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MJack3
Novice
1,377 Views

C++ Creating Release Version

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I am very new to developing using Eclipse and C++. I have noticed that every time I close my laptop or leave Eclipse that the Edison stops running code. Is there a way of creating a release version so that it can run independently from my computer?

1 Solution
Pedro_M_Intel
Employee
100 Views

Hello ]mattjackson114,

Sure there is a way to permanently store your scripts on your Edison's storage, nevertheless it has the disadvantage that you cannot set it up using Eclipse but instead you have to compile your code directly from the Edison's internal Linux.

I'm talking of course of creating a system service. I will give you a brief example on how to do it:

1. First, you need your code. Create the file where it'll be store with "vi blink.c". Now, this is what I'm going to use:

# include

# include

# include

# include "mraa/gpio.h"

int main(int argc, char** argv)

{

mraa_platform_t platform = mraa_get_platform_type();

mraa_gpio_context gpio, gpio_in = NULL;

char* board_name = mraa_get_platform_name();

int ledstate = 0;

gpio = mraa_gpio_init(13);

mraa_gpio_dir(gpio, MRAA_GPIO_OUT);

for (;;)

{

if (gpio_in != NULL && mraa_gpio_read(gpio_in) == 0)

{

return 0;

}

ledstate = !ledstate;

mraa_gpio_write(gpio, !ledstate);

sleep(1);

}

return 0;

}

I will leave you the man page of vi so you can learn how to use it http://linux.die.net/man/1/vi vi(1): Vi IMproved, programmers text editor - Linux man page.

2. Now we have to compile it and create an executable file that your Edison can run:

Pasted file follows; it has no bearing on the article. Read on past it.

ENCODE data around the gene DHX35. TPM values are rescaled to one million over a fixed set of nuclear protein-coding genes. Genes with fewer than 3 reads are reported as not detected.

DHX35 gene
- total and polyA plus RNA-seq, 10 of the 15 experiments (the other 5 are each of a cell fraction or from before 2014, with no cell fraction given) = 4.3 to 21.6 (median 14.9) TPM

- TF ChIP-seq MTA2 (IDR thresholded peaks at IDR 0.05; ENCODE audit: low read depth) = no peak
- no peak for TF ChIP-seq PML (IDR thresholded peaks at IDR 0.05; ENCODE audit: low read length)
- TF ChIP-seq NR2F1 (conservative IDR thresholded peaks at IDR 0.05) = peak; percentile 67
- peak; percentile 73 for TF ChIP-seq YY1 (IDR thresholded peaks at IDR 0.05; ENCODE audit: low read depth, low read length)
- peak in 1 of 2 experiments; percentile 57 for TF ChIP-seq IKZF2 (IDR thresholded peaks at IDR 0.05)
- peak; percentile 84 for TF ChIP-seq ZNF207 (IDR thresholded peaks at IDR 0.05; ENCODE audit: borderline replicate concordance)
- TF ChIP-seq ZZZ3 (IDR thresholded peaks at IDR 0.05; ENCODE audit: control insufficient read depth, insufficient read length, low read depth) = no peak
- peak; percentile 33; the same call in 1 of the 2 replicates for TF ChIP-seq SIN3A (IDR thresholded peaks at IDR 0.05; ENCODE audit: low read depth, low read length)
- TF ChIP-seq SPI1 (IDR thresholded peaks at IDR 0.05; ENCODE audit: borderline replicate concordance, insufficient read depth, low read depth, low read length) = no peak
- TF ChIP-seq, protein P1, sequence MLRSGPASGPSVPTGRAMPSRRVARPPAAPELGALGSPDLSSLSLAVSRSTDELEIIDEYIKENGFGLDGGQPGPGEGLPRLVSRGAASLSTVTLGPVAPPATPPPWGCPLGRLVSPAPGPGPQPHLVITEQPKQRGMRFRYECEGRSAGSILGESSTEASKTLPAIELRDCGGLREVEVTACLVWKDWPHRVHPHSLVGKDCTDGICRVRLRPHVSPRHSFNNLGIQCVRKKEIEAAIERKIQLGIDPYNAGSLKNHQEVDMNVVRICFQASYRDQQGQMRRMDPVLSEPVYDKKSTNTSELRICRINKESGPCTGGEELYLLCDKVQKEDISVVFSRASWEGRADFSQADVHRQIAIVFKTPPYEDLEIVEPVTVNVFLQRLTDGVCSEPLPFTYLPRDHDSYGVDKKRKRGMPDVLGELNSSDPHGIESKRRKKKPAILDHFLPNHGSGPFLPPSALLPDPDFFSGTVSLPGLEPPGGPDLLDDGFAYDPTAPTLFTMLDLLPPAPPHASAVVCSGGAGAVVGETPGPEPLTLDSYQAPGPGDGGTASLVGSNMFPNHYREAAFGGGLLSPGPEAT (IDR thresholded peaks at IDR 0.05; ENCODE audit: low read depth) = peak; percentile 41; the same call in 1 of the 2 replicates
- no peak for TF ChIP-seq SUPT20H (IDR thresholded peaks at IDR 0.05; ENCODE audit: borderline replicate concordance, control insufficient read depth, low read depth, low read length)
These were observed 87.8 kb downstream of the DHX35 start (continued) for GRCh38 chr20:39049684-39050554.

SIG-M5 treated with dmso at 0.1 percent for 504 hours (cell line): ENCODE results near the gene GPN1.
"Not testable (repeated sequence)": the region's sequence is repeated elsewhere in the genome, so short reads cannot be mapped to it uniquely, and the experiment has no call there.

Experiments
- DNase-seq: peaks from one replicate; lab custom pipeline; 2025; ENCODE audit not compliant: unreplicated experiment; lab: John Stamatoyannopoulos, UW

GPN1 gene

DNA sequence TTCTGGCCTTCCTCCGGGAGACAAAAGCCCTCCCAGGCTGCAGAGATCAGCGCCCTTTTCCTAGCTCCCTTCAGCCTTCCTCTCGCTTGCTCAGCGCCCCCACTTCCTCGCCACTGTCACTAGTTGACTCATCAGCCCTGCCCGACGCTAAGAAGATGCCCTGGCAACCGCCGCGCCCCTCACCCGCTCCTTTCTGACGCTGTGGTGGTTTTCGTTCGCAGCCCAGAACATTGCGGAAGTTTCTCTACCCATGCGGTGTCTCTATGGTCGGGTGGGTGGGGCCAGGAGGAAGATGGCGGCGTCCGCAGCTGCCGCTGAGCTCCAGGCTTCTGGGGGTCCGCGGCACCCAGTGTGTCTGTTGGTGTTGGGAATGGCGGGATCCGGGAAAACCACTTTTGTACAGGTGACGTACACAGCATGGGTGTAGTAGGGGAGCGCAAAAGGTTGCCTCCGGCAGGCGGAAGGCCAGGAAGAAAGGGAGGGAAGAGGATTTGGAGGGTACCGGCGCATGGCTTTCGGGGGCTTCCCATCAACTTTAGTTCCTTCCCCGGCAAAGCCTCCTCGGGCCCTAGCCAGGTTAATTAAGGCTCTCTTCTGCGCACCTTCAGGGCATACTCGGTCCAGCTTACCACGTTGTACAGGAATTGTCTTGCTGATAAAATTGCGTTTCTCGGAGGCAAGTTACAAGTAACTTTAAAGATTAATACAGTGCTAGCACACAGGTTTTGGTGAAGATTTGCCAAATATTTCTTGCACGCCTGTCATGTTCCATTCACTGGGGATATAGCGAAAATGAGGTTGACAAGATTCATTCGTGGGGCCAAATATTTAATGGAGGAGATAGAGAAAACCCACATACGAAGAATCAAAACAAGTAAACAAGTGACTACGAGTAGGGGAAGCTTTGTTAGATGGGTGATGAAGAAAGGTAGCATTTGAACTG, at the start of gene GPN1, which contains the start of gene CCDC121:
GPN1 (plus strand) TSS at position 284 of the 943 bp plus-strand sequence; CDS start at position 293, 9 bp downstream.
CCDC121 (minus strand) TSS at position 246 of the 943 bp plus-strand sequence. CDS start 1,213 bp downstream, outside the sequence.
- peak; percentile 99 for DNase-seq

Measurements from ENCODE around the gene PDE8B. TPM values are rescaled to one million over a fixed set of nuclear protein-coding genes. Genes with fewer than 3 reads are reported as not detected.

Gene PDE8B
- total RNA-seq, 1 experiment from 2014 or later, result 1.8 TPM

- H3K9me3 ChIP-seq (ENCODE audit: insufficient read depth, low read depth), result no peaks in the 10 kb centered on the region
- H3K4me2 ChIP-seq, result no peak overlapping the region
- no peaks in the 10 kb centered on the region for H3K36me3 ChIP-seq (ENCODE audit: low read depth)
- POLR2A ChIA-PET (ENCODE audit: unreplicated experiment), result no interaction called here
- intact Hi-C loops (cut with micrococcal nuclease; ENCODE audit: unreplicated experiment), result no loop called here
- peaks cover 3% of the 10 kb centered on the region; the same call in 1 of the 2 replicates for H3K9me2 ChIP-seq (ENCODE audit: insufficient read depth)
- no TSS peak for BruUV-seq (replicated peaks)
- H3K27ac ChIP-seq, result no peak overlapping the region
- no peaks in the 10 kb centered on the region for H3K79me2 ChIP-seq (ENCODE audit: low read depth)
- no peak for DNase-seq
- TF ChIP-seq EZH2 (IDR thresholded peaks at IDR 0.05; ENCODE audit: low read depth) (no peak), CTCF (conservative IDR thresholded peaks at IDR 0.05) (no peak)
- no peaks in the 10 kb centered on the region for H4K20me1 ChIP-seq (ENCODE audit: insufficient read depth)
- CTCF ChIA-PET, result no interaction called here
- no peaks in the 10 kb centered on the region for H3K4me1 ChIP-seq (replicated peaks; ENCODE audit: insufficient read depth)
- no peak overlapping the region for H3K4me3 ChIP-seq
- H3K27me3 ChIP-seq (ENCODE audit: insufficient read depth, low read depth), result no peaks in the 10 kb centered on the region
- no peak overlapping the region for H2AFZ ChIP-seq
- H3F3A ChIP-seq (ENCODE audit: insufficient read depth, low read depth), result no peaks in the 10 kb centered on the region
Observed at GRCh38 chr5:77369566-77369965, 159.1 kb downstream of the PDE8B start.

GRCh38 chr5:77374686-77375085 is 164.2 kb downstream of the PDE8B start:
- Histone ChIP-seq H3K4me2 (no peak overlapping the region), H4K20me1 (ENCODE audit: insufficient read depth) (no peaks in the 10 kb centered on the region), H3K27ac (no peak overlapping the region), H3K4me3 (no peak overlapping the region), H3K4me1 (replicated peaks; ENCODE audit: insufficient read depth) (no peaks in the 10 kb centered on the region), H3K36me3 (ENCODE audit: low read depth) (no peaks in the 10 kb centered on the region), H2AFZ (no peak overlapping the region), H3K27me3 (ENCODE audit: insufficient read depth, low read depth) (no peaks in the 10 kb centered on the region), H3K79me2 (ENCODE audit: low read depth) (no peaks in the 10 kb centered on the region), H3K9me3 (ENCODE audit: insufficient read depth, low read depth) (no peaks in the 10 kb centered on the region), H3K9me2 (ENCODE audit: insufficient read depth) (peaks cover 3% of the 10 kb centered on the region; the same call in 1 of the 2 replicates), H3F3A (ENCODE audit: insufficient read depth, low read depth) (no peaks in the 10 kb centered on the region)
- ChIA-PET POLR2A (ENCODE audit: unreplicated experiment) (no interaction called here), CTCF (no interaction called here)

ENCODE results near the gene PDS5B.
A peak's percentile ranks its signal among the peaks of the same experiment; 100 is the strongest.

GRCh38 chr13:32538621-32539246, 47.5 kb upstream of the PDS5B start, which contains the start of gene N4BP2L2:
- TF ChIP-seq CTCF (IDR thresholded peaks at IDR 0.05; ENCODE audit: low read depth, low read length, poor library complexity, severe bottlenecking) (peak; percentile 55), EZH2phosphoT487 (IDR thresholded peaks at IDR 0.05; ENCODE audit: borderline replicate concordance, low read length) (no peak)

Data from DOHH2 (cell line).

gcc blink.c -o blink -lmraa

3. Once you've done it, you can test it with "./blink". Once you are sure the code is working as expected, then we have to create our service's file.

4. The service's file must be stored in /lib/systemd/system/ and it'll look like this:

# !/bin/sh

[Unit]

Description=Blinking LED

[Service]

ExecStart=/home/root/blink

Type=idle

[Install]

WantedBy=basic.target

The service file name must include the ".service" extension. Also, note that on "ExecStart=" I used "/home/root", note that this is the location where I stored my blink script, you should change it to wherever you stored yours. I called my service "blink.service".

5. Now we will enable the service with the command "systemctl enable blink.service". Now your board should start the script on every reboot. If you see that this is not happening, you can check the status of the service with "systemctl status blink.service" and if it fails it's probably some configuration that was incorrectly set.

Let us know how it goes.

Peter.

View solution in original post

3 Replies
Pedro_M_Intel
Employee
101 Views

Hello ]mattjackson114,

Sure there is a way to permanently store your scripts on your Edison's storage, nevertheless it has the disadvantage that you cannot set it up using Eclipse but instead you have to compile your code directly from the Edison's internal Linux.

I'm talking of course of creating a system service. I will give you a brief example on how to do it:

1. First, you need your code. Create the file where it'll be store with "vi blink.c". Now, this is what I'm going to use:

# include

# include

# include

# include "mraa/gpio.h"

int main(int argc, char** argv)

{

mraa_platform_t platform = mraa_get_platform_type();